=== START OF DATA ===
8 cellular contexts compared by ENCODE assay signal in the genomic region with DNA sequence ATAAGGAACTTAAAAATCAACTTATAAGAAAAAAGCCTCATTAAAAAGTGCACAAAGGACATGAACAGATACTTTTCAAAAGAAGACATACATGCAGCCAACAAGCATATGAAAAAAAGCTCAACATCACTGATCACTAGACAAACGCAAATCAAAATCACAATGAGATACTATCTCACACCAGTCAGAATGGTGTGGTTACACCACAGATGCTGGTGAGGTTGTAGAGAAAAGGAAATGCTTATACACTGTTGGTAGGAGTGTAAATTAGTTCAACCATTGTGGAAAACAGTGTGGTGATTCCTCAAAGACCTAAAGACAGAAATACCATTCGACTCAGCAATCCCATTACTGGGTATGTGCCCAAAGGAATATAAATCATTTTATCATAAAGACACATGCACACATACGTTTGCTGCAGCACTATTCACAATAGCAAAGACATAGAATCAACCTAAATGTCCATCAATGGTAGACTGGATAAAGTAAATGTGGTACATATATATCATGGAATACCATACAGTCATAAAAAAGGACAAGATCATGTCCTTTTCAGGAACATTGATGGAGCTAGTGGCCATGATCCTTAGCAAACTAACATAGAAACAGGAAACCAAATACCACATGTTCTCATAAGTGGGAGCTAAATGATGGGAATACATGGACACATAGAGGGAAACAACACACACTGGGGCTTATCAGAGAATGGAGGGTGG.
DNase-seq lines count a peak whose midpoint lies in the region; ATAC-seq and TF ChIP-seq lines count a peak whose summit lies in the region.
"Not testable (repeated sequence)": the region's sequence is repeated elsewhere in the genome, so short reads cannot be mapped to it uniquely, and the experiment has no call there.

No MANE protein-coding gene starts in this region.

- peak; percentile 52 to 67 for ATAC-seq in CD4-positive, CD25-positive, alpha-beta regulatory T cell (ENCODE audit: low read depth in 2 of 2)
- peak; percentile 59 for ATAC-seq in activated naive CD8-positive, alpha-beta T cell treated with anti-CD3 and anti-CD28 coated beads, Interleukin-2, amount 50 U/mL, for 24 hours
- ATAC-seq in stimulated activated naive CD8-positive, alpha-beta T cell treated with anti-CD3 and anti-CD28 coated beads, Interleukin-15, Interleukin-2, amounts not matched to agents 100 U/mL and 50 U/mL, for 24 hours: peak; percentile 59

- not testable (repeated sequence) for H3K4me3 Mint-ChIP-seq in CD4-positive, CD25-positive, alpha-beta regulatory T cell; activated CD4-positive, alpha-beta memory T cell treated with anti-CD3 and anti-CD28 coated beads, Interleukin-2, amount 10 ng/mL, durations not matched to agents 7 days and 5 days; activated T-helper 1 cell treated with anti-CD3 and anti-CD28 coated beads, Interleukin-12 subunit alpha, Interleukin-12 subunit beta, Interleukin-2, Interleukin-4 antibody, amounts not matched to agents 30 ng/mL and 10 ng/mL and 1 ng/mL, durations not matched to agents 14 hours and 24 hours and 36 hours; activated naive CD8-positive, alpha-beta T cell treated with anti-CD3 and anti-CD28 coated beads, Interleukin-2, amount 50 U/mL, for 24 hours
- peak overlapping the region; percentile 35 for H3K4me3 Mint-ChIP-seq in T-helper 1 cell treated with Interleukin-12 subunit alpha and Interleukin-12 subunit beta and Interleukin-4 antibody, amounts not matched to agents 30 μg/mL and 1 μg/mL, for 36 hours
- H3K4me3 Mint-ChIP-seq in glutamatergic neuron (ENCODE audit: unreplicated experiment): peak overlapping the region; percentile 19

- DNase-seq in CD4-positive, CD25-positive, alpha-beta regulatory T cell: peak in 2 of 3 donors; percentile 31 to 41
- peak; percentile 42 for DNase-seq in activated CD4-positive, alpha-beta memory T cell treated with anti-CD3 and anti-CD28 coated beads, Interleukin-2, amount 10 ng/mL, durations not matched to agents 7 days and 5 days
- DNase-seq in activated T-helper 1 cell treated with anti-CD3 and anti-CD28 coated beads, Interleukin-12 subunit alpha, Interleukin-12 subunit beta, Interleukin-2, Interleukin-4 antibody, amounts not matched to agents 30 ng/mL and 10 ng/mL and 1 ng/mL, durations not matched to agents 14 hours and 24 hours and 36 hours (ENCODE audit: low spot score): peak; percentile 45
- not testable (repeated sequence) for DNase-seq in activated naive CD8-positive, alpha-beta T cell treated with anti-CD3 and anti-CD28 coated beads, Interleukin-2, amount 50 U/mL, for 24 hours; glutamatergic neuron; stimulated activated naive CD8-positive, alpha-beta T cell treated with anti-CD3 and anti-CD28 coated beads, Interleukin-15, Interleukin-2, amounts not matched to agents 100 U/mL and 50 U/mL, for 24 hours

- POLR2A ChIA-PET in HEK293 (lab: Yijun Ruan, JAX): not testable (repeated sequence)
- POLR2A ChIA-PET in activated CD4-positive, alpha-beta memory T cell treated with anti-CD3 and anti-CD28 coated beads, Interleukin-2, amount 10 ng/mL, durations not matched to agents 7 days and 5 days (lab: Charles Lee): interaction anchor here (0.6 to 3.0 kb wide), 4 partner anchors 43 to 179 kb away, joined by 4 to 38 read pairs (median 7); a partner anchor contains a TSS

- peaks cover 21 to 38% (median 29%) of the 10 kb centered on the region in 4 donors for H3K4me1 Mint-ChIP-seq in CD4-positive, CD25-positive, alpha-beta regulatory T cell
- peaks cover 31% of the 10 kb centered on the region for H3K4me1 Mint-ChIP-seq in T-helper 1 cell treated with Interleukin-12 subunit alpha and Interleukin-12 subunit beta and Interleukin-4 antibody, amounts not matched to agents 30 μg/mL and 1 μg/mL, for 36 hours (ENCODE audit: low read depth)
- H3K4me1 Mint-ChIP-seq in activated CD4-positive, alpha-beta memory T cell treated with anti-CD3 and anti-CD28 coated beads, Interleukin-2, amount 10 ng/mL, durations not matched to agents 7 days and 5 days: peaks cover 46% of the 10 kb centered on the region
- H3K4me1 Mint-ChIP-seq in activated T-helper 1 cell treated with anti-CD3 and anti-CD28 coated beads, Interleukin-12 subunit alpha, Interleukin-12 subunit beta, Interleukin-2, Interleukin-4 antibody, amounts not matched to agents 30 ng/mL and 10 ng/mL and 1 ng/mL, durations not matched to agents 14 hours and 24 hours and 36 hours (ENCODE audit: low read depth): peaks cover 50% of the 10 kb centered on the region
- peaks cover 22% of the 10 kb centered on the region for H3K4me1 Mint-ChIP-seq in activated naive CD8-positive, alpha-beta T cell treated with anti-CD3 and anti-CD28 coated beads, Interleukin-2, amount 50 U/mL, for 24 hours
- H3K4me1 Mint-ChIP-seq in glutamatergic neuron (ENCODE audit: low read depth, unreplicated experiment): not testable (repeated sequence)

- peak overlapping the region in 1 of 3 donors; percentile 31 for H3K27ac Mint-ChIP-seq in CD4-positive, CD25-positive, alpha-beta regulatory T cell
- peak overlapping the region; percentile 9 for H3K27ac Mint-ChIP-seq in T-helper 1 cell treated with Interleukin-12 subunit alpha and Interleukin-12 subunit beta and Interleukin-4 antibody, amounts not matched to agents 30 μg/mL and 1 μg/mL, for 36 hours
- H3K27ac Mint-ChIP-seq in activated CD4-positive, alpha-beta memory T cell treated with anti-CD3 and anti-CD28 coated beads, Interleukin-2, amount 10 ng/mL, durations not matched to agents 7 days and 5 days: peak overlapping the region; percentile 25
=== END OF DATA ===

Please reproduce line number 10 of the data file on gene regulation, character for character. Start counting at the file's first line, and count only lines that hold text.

- H3K4me3 Mint-ChIP-seq in glutamatergic neuron (ENCODE audit: unreplicated experiment): peak overlapping the region; percentile 19